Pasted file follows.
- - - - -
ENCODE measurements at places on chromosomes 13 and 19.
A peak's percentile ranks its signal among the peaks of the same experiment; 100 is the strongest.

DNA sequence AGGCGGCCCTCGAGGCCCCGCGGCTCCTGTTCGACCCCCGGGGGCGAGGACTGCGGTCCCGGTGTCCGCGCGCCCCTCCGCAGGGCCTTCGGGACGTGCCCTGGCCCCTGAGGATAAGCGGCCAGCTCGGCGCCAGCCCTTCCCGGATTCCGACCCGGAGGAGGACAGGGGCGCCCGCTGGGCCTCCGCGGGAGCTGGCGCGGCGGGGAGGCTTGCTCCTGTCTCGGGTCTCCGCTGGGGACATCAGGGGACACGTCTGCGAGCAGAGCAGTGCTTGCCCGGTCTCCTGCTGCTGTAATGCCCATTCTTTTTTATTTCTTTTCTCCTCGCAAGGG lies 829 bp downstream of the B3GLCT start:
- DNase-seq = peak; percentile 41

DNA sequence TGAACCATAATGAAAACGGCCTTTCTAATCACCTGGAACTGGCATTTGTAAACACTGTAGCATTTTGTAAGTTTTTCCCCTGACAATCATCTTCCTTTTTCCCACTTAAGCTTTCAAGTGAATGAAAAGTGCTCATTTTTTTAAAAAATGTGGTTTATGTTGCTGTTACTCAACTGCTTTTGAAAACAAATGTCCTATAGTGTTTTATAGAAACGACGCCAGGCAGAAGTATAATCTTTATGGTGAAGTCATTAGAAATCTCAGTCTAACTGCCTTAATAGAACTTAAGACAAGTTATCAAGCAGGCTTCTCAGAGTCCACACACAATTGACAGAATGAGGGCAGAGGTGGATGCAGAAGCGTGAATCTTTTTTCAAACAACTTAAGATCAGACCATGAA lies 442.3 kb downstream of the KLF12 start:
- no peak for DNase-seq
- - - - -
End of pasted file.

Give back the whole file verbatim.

ENCODE measurements at places on chromosomes 13 and 19.
A peak's percentile ranks its signal among the peaks of the same experiment; 100 is the strongest.

DNA sequence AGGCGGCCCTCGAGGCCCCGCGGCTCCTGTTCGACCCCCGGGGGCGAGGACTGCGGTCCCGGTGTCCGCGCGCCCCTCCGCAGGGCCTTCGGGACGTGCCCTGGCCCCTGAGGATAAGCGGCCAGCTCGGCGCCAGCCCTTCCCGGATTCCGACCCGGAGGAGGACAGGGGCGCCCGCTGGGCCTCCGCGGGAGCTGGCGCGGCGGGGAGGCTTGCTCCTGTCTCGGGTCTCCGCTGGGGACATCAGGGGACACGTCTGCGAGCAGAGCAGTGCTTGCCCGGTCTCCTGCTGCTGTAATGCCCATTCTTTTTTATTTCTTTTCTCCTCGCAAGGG lies 829 bp downstream of the B3GLCT start:
- DNase-seq = peak; percentile 41

DNA sequence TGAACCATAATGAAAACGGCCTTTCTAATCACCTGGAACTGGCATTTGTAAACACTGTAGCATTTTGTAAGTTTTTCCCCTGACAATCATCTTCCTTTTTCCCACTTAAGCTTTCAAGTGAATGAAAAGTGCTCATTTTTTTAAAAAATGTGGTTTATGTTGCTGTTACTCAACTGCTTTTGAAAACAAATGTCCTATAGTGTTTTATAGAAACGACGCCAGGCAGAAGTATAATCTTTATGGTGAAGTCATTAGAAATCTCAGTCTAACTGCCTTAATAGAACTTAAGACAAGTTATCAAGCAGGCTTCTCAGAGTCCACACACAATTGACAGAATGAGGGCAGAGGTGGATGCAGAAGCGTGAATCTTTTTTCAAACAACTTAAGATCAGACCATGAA lies 442.3 kb downstream of the KLF12 start:
- no peak for DNase-seq